When Dreams Die…

This past Monday at Wheaton College our chapel speaker was Phil Vischer, co-creator of VeggieTales. He had an awe-inspiring testimony of how a dream of his died through financial bankruptcy and how he saw God replace that dream with Himself. You may also know Phil as the founder of Big Idea Productions and the voice of Bob the Tomato and Larry the Cucumber, and a host of other veggie characters. For some reason his presentation made me hungry for more.

He shared that during the time of his greatest disappointment, his mom gave him a cassette tape (do you remember those?) of a sermon titled “When a Dream Dies.” The pastor was preaching on Elisha and the Shunammite woman in 2 Kings 4; how God gave her a son and then how the boy died when he was older. In her grief, she sent for Elisha who came and miraculously brought the boy back to life. The speaker’s application was that God wants us to let go of our dreams so that we will find that He is all that we need. Vischer found this lesson transformational.

The Shunammite’s story is very similar to the story of Abraham and Isaac, when God wanted Abraham to lay his dream-son on the altar. Was it really to test Abraham to see if he loved the Giver more than the gift? I have heard that taught. However, don’t you think that God already knew Abraham’s heart like he knows ours? I think the issue was that Abraham didn’t know his own heart. Thus I believe that God may allow our dreams to die in order to reveal to us what is in our hearts, something we would never know apart from our dreams being dashed. CS Lewis said that “he who has everything has nothing more than he who has God alone.” We must not pant after our dreams, but we must learn to pant after God. The most important thing is to hold God as the most important thing.

Phil Vischer has now started a company called Jellyfish Labs, which produces new faith-based projects for kids and families. He chose the jellyfish as his business moniker because the creature has no means of locomotion and must be carried along by the current. It is not that Vischer has given up taking initiative for the future, but he is more intentional about being obedient to what God wants him to be doing today. And for that he has learned to wait on his knees. He used to believe the mantra that God can’t steer a parked car. Now he believes that he must “be still before the Lord and wait patiently for Him” (Ps. 37:7).

So if your dream has died, do not think that it is the end. It may be the beginning of an entirely new understanding of yourself and a deeper sense of the sufficiency of God.  It could also lead to a new dream.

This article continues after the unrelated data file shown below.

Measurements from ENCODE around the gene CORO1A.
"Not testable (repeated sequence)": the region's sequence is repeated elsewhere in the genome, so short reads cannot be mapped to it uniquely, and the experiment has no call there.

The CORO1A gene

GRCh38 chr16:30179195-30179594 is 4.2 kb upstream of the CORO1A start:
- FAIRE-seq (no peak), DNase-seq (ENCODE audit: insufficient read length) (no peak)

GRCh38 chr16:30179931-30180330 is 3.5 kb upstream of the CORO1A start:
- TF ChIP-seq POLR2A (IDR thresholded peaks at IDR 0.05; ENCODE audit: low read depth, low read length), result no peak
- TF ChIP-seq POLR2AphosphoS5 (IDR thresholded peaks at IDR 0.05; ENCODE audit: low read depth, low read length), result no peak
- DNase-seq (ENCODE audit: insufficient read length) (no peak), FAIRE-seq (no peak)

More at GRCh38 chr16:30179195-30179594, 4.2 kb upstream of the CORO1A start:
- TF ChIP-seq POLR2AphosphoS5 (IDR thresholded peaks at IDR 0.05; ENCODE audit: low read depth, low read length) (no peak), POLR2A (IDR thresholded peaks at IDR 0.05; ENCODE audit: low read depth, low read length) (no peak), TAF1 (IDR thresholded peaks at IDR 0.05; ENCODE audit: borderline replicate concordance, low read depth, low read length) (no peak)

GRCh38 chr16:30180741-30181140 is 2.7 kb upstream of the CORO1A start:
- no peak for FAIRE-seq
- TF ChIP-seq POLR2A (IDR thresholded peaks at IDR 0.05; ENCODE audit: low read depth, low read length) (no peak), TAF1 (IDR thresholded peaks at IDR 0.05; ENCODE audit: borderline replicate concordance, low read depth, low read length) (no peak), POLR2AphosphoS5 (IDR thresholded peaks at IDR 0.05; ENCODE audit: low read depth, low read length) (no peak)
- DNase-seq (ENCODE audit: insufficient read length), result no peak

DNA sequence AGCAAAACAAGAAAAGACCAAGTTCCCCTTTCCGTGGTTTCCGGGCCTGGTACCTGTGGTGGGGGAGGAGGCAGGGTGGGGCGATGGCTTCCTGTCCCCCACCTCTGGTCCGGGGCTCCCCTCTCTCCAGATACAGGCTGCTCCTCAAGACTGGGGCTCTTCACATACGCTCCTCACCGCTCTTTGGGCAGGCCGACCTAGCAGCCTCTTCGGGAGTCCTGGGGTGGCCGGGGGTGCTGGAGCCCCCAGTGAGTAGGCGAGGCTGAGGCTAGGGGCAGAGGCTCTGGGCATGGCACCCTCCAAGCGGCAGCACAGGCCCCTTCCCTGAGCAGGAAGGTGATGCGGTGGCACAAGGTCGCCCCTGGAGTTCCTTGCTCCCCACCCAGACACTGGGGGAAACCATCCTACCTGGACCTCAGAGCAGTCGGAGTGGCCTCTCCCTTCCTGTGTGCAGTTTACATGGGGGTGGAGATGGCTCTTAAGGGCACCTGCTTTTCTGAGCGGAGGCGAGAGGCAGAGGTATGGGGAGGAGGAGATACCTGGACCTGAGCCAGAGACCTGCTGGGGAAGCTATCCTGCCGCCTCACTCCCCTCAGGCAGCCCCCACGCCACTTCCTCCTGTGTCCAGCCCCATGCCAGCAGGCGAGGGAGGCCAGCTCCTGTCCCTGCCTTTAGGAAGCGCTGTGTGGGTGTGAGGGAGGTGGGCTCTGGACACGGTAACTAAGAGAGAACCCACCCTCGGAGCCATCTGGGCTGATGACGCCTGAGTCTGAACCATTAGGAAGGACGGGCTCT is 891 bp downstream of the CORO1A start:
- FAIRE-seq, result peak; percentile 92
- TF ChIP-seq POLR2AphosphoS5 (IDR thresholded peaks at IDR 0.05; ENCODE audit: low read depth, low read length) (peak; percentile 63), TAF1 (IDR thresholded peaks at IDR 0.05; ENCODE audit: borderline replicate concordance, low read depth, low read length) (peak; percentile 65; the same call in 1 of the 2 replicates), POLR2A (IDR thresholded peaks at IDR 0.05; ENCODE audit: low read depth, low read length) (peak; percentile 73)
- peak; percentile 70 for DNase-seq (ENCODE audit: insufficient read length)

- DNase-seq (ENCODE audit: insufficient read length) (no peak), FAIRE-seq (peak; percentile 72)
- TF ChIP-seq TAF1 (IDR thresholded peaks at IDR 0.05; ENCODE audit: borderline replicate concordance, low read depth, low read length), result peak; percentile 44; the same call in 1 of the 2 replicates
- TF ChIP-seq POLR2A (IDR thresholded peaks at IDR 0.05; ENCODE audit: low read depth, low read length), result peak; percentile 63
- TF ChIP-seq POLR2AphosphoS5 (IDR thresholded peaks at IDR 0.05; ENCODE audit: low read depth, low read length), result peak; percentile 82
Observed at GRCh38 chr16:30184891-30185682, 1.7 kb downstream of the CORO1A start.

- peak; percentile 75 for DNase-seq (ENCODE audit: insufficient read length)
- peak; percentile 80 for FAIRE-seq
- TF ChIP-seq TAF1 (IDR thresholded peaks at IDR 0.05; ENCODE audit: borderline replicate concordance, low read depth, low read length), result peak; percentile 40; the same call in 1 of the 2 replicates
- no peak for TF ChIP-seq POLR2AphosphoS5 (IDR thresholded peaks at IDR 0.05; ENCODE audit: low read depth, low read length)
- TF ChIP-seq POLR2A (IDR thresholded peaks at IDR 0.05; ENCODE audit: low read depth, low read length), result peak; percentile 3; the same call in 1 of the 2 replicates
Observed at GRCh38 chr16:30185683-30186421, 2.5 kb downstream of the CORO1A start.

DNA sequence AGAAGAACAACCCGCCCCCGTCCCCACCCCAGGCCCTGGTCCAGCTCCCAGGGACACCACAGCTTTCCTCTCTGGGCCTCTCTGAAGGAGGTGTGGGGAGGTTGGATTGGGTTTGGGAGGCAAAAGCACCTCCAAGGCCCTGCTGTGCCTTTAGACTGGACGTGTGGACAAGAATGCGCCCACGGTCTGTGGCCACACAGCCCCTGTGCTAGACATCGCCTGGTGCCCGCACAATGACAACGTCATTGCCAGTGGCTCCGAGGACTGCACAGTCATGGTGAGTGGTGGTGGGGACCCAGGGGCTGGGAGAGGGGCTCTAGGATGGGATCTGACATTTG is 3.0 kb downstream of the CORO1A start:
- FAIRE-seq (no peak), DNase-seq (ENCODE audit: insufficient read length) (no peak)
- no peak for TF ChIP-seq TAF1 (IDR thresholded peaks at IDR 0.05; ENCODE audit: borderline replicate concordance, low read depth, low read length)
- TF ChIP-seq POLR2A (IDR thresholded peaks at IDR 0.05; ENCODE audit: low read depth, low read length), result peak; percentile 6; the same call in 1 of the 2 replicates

Disappointment with God…

imagesThen Moses turned to the Lord and said, “O Lord, why have you done evil to this people? Why did you ever send me? For since I came to Pharaoh to speak in your name, he (Pharaoh) has done evil to this people, and you have not delivered your people at all” (Ex. 5:22, 23).

Can’t you feel Moses’ disappointment and frustration? Do you remember a time when you felt like this—maybe even now? Perhaps it was a situation about which you earnestly prayed and things got worse and not better. I think that Christian leaders often fall prey to this disappointment when all our best-intentioned efforts and ministry to our people end up being misunderstood and creating more problems than they solve. We make the mistake, like Moses, of judging God at the beginning of the process and not by the big-picture vision of what he ultimately wants to accomplish in our people. We have so little information as to ways of an eternal, omniscient God. Perhaps that is why Moses later prayed “show me now your ways.” (Ex. 33:13)

Another principle that we need to learn is that the way to liberation is often through deeper bondage. That sounds strange, doesn’t it? However, how many times have we heard (or experienced) that a person needs to hit bottom before they start looking for help? Israel had not yet hit rock-bottom in their slavery. They thought they had options and had to learn to entrust themselves completely to the covenant-keeping God that Moses represented. Moses also needed to learn to trust in the Lord with all his heart if he was going to lead Israel out of oppression. “God is to be trusted when his providences seem to run contrary to his promises.” (Thomas Watson)

We cannot manage God; we must learn to trust him. He is our Father, who loves us and yet is also the sovereign God of the universe who is working out his redemptive process for us and the world. It is only by faith born of experience that we will learn to glory in the process and not judge God by a certain circumstance.

You fearful saints, fresh courage take; the clouds you so much dread
Are big with mercy and shall break in blessings on your head.
Blind unbelief is sure to err and scan his work in vain:
God is his own interpreter, and he will make it plain.
(William Cowper, 1774)